Minnesota Prairie Roots

Writing and photography by Audrey Kletscher Helbling

When your kids live far away September 13, 2018

Filed under: Uncategorized — Audrey Kletscher Helbling @ 5:00 AM
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WHENEVER I HEAR OTHERS talk about family vacations with all of their grown children, I feel a tinge of jealousy. Likewise I struggle at family reunions or holiday get-togethers, when often only my adult kids are missing. I experience sadness at their absence while everyone else is surrounded by their children and grandchildren.

I’m happy for families that have these cherished times together. But I don’t have that. Two of my three adult children live outside of Minnesota—one in the Boston area and the other several hundred miles away in eastern Wisconsin. More than a year has passed since we were all together. Maybe we’ll be together at Christmas. I’m hopeful, but not too hopeful. I’ve learned to hold my hope in check to tamp the disappointment.

Such is life with kids branching across the country. I want my son and second daughter to live where they choose, which, right now, is not Minnesota and likely never will be. I am thankful that my eldest daughter and family remain in Minnesota, just an hour away.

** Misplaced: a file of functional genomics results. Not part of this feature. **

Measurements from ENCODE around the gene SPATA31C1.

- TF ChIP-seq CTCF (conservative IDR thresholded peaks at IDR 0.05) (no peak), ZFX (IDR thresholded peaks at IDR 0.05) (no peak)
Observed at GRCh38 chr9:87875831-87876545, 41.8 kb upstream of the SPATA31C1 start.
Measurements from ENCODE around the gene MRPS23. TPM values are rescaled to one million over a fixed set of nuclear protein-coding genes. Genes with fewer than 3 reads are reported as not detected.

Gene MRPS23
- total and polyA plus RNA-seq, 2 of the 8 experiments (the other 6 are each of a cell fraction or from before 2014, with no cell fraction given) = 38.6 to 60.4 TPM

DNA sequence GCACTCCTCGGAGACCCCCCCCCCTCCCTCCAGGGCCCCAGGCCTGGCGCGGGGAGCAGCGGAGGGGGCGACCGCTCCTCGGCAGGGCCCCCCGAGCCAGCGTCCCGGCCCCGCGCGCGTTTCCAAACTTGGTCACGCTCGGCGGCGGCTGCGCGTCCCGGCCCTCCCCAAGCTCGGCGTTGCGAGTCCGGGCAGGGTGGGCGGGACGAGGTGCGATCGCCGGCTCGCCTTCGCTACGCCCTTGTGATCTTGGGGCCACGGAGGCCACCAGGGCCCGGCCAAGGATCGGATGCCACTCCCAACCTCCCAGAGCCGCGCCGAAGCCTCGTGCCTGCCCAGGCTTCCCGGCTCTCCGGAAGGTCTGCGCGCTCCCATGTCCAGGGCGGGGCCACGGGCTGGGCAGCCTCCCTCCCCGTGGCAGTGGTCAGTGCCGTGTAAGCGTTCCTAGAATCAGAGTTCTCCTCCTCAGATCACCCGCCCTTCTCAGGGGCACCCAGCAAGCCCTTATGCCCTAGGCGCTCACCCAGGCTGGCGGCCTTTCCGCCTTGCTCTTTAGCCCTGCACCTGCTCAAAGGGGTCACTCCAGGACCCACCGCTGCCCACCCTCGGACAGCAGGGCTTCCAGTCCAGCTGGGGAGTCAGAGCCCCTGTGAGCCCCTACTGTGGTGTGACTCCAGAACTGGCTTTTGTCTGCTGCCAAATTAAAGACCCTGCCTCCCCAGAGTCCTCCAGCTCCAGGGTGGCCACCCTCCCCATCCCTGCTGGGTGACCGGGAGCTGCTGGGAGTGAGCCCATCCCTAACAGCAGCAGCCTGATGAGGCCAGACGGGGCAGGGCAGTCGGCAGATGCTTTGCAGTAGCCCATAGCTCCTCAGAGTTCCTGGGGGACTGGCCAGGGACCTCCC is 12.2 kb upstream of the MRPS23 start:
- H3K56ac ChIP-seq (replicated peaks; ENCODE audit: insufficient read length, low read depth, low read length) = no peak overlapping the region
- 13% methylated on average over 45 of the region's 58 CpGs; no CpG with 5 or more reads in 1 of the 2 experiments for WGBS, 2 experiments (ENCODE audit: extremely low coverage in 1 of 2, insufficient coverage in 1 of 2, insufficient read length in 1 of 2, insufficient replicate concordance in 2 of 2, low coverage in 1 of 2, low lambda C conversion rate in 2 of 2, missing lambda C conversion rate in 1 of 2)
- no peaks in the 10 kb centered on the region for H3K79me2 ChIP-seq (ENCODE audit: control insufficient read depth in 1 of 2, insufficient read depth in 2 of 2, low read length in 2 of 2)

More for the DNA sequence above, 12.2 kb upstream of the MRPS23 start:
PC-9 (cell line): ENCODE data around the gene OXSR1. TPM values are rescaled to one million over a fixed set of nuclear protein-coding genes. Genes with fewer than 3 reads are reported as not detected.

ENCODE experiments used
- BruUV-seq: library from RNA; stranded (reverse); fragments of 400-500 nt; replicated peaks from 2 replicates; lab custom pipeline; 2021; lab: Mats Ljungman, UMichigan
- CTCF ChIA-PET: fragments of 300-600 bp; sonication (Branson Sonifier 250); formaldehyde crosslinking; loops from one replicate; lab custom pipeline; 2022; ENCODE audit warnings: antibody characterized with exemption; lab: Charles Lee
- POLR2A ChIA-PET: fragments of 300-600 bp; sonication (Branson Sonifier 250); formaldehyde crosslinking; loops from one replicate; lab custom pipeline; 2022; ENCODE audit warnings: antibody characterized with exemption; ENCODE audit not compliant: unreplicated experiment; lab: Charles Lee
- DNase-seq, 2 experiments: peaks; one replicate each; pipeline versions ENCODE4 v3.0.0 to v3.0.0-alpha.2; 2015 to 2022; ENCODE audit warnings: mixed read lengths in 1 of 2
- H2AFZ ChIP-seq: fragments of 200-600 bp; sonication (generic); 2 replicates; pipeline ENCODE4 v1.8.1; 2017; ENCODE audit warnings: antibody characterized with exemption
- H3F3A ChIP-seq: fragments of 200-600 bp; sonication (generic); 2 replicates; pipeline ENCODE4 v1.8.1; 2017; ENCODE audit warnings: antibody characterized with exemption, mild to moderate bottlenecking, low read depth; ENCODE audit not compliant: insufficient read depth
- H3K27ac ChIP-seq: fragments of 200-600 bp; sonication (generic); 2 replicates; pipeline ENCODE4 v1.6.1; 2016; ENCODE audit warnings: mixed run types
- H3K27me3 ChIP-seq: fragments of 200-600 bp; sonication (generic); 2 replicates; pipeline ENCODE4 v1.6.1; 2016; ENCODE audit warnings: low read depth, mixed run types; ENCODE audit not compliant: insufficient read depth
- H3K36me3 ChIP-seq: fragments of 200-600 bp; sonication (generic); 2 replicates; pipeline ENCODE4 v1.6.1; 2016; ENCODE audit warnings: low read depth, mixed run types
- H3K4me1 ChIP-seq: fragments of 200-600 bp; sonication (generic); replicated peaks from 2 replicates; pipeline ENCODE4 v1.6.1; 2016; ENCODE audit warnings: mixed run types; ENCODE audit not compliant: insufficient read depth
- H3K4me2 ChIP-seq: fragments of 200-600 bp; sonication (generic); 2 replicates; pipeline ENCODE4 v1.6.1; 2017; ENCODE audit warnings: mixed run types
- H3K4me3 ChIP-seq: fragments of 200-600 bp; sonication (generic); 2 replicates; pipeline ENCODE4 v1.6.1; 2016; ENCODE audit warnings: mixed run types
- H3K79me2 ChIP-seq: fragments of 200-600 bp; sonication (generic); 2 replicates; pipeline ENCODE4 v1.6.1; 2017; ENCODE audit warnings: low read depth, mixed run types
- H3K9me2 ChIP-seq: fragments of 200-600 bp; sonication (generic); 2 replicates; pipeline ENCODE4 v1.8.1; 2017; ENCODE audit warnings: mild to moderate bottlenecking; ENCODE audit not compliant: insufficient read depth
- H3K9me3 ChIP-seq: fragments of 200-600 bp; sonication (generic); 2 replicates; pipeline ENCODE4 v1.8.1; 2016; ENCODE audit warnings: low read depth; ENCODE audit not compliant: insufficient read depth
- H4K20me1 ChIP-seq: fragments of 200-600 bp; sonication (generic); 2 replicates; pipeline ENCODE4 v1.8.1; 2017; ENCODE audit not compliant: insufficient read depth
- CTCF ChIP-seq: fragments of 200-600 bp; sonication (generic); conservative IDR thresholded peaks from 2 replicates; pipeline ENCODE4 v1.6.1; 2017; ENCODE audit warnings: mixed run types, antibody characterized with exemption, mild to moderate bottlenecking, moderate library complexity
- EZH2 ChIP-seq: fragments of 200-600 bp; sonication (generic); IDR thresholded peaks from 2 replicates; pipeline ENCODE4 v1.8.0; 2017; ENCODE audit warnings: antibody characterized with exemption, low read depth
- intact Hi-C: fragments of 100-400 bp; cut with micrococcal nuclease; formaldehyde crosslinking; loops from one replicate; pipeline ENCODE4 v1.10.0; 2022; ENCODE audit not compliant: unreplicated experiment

Technology keeps us connected. It helps. But how I’d love, too, to have a week with them. Solo or together. Or a few days. Yeah, I’d be happy with that.

 

TELL ME: If you have adult children and grandchildren living a long distance away, how do you stay connected in creative ways? And how do you handle family gatherings when no one seems to notice that your adult kids are absent?

© Copyright 2018 Audrey Kletscher Helbling

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28 Responses to “When your kids live far away”

  1. Claudette Says:

    Technology is nice but not the same, is it. When my mom decided to move out of country when I was 10 and the others younger, and her sister did the same with her 3 kids, it was tough for my grandma, especially after my grandpa died. We wrote letters, a lot of letters, but it was hard.

    My two siblings live on the west coast now, and I’m in Toronto. My parents 40 min away from me, so for my kids, having access to grandparents has been extra special. The other two grandchildren on the west coast don’t have that same connection, despite lots of effort to maintain contact.

    I hope you get your holiday wish!

    • Before this posted, my son decided to fly back to Minnesota with his girlfriend for a long weekend in November. I am so excited. Now if his sister from Wisconsin can be here, we can all be together. That would make this mama’s heart happy.

  2. Beth Ann Says: